Dear Minister, no one wants 'relationship vouchers'

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Shorten questions marriage vouchers

Bill Shorten has accused the government of having its priorities 'all wrong', following Minister Andrew's confirmation that the $20 million relationship voucher scheme will go ahead.

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Kevin Andrews is having a wedding reception with a wishing well, and we’re all invited. 

That’s a little like how I feel about My Taxpayer Dollars with the announcement that the Federal Government has decided to show its commitment to the sanctity of marriage by putting aside $20 million for a “relationship voucher” program trial. (The program was originally floated last year but has only now been confirmed.)


Photo: Getty

And it’s not just those intending to marry who’ll be able to apply for their $200 golden ticket to relationship bliss: in our Government’s infinite wisdom, and despite Prime Minister Abbott’s vocal opposition to same-sex marriage rights, the relationship vouchers will be available to same-sex couples in committed relationships, and those who intend to commit to long-term de facto partnerships as well. It’s positively revolutionary!


“The idea is the brainchild of Social Services Minister Kevin Andrews, who wants to ‘help couples achieve a greater degree of happiness and stability and thereby a better environment for their children’.”

Details are scant so far, so it’s hard to tell whether couples will have to show intent to Create A Better Environment For Their [Future] Children in order to get the voucher.

One thing’s for sure, Kevin Andrews reckons the answer to all society’s problems could be solved if we could only get more people to put - and keep - a ring on it: In his 2012 book Maybe 'I do'. Modern Marriage and the Pursuit of Happiness, he opined that the greatest threat facing the Western world was not climate change or radical Islam, but '’the steady, but continuing breakdown of the essential structures of civil society – marriage, family and community'’.”

That’s great, Mr Andrews, but why do we need to shunt $20m into an institution that lacks the relevance it once had, especially considering not all Australians can freely marry whomever they see fit?

There are so many issues one could take with this dimwitted scheme. Firstly, the notion that $200 is enough to cover intensive - or even casual - premarital counselling is laughable. Therapy doesn’t come cheap: I once spent over $1200 - and that was just my half - on sessions with a relationship counsellor in an attempt to save an already floundering engagement. I know others who have had more luck, but certainly not without considerable expense.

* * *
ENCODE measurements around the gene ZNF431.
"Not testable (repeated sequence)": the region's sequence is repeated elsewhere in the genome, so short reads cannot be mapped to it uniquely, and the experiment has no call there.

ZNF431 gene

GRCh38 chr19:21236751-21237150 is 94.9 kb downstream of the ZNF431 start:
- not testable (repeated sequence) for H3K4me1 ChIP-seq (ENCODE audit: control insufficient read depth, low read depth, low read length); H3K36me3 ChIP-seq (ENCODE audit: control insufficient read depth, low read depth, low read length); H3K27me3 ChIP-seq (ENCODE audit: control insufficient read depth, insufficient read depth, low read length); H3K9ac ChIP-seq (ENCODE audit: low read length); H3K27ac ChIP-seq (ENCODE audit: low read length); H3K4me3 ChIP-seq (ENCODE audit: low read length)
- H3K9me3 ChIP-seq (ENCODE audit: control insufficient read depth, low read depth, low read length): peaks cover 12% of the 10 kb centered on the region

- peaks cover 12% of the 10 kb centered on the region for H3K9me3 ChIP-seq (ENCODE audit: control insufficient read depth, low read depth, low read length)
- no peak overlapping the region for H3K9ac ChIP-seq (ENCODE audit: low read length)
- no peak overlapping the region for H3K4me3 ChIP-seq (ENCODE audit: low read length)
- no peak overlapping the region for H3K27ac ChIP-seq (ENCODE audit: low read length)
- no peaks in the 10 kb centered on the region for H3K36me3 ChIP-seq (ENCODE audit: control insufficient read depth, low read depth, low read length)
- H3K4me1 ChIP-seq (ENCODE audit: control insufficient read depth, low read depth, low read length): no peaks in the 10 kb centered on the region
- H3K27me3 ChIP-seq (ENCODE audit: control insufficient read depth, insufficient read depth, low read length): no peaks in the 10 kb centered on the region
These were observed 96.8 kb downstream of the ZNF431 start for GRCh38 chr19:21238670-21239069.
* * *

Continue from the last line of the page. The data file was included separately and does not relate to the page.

This government’s obsession with largely heteronormative relationship models continues apace with the announcement of the relationship vouchers, despite the fact that both relationships and parenting have evolved beyond a mid-century notion of “happy families”. Besides, children - happy, functional children - are being raised in a multitude of ways in 2014 by Cory Bernardi’s so-called “non-traditional families”.

Most infuriating of all, however, is the fact our Government sees fit to spend $20m on a 1950s pipe dream while it has been cutting and reducing funding in other crucial areas.

Just this week, Mr Andrews indicated he would take the axe to disability and unemployment payments. In late December’s Midyear Economic and Fiscal Outlook, Treasurer Joe Hockey revealed an eye-watering amount of cuts across the board, if by “across the board” you mean “especially from research, education, welfare and health”. Indigenous legal aid funding was nuked to the tune of $13.4m over four years; Westmead Hospital in Sydney lost $100m; Australian Research Council grants were deflated by $103m.

We hear so much about getting Australia’s deficit down to manageable levels, and yet here we are, staring down the barrel of a year-long relationship vouchers trial. It says a lot about our Government’s priorities that they’ll slash $103m funding from “futile research” in social sciences and humanities, but $20m can be put aside to fund our Social Service Minister’s dreams of a happily married future for Australia, no worries.

My Dad used to joke that instead of paying for individual showbags at the Royal Show, the organisers should provide a service where, at the door, they insert a vacuum cleaner directly into your wallet and remove the money quickly and painlessly. I bet Tony Abbott & Co. would love that idea.


  • I agree the thinking behind this is retrograde and heteronormative but our relationships are the most Important thing to us, whether they be with same sex partners, children, friends or traditional marriages. The opportunities to think about problem solving and communication skills in a relationship at the beginning, before issues arise, could solve a lot of trauma for some people. I couldn't be happier to see the focus taken away from fairytale weddings and to get couples to think about relationships and commitment and what it means just for a moment, in between thinking about 'the dress' and 'the colour scheme'. Getting along with our fellow human beings is tricky for us animals at the best of times and building relationship skills is surely only going to contribute to overall happiness. Not only is it a great idea, it should be compulsory.

    Date and time
    January 24, 2014, 8:40AM
    • I've got the bible. I read/study it in its form as a series of parables. Didn't cost me 200 beans. Definitely helped build my 'heteronormative' relationship. or should that be just 'relationship.

      Date and time
      January 24, 2014, 8:52AM
  • I think this initiative is so the coalition has a gift for the happy couple when the attend tax payer funded weddings.

    Date and time